This post is the seventh in a series of weekly posts containing tax information and filing tips. Check back next week for our next post, or click here to read past posts.
Tax Day is right around the corner! If you haven’t filed your taxes yet, here are the top 8 things you should know before April 15.
1. You may be eligible to have your taxes done for free.
If you make less than $51,000 a year, you may be eligible to have your taxes filed for free through an IRS-sponsored Volunteer Income Tax Assistance (VITA) sites. http://www.irs.gov/Individuals/Free-Tax-Return-Preparation-for-You-by-Volunteers
If you are over age 59, you may also be eligible, even if you earn a moderate income. The IRS-sponsored Tax Counseling for the Elderly (TCE) and the AARP-sponsored Tax-Aide sites both offer free tax services to individuals 60 years of age or older. For more information, check out this article.
2. Where to find a free tax service preparation center near you.
To find out where you can go to get free help with your taxes at IRS sponsored sites, go to http://irs.treasury.gov/freetaxprep/ or call the IRS toll-free at (800) 906-9887. This website will also tell you if the site needs an appointment or accepts walk-ins, so you can plan your visit.
For Tax-Aide sites, go to: www.aarp.org/money/taxes/aarp_taxaide/ or call 1-888-OUR-AARP.
3. What you should bring to your tax appointment
Here is a list of documents you will need to bring to a VITA/TCE/ Tax-Aide site.
4. What federal credits you should ask about
There are a variety of possible federal and state credits and deductions and every tax return is different. But low- to moderate-income families should know about a few important federal credits intended to give them a boost. The Child and Dependent Care Tax Credit can be worth up to $2,100, the Child Tax Credit is worth up to $1,000 per child, and the Earned Income Tax Credit can be worth up to $5,891 – and the latter two credits are available as refunds to families with no income tax liability. To learn more about these federal credits for families, check out these NWLC fact sheets.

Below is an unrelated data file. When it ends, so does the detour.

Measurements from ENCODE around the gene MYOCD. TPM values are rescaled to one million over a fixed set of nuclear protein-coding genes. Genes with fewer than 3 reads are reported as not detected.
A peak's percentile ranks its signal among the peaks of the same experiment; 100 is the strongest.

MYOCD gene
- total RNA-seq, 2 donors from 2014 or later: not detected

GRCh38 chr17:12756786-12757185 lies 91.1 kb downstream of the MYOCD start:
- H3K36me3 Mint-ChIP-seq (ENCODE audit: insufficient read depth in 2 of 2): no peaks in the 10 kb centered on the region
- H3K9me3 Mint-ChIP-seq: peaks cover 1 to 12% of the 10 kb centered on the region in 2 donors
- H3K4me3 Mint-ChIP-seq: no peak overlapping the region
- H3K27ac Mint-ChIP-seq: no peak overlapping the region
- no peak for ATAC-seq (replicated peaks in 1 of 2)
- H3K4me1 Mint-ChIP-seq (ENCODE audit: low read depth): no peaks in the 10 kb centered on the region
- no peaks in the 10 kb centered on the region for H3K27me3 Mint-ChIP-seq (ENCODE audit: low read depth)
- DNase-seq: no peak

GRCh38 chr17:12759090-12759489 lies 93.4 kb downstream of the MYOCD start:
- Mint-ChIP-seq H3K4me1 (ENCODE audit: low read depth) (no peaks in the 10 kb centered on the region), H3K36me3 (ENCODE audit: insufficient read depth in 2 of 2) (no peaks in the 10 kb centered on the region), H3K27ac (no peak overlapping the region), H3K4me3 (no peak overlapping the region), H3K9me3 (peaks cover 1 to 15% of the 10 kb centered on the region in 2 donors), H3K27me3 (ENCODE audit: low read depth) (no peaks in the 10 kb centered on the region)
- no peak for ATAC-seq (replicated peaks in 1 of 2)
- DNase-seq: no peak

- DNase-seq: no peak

5. What state credits you should ask about
In addition to the federal credits for families, many states offer their own versions. Different states have different tax credits available. Check out our map to find tax credit information specific to your state.
6. What you should watch out for
Unfortunately, some people use tax filing season as an opportunity to scam others out of their money or identity secrets.
Do NOT give your Social Security Number or bank account information over the phone, email, or to people that come to your house claiming to be from the IRS! Neither VITA sites nor the IRS will EVER ask for that information by email or over the phone and the IRS does NOT send representatives door-to-door.
For other helpful tips of things you should avoid this tax season, read this post.
7. Tax credit refunds for low-income families do not count as income.
Tax credit refunds received by low-income families do not count toward income when determining that family’s eligibility for federally funded programs, like TANF, SNAP, or SSI. And even if you put some of your tax refund into savings, it will not affect your family’s ability to claim these benefits for a 12-month period. For more information, take a look at the slides from this webinar.
8. You can file taxes and claim tax credits for the last three years.
April 15 is the filing deadline for the 2012 tax year, but you can also file returns for the 2009, 2010 and 2011 tax years as well. The IRS has millions of dollars in unclaimed refunds. Families who did not file returns for those years may be eligible for refunds – and even if families filed returns for those years, but failed to claim credits for which they were eligible, it might be worth filing an amended return. And there is no penalty for filing a late return that qualifies for a refund! Check out this article for more information: http://www.irs.gov/uac/Newsroom/IRS-Has-$917-Million-for-People-Who-Have-Not-Filed-a-2009-Income-Tax-Return. But the best bet is to bring all of your documents and discuss it with a VITA tax preparer or other tax professional.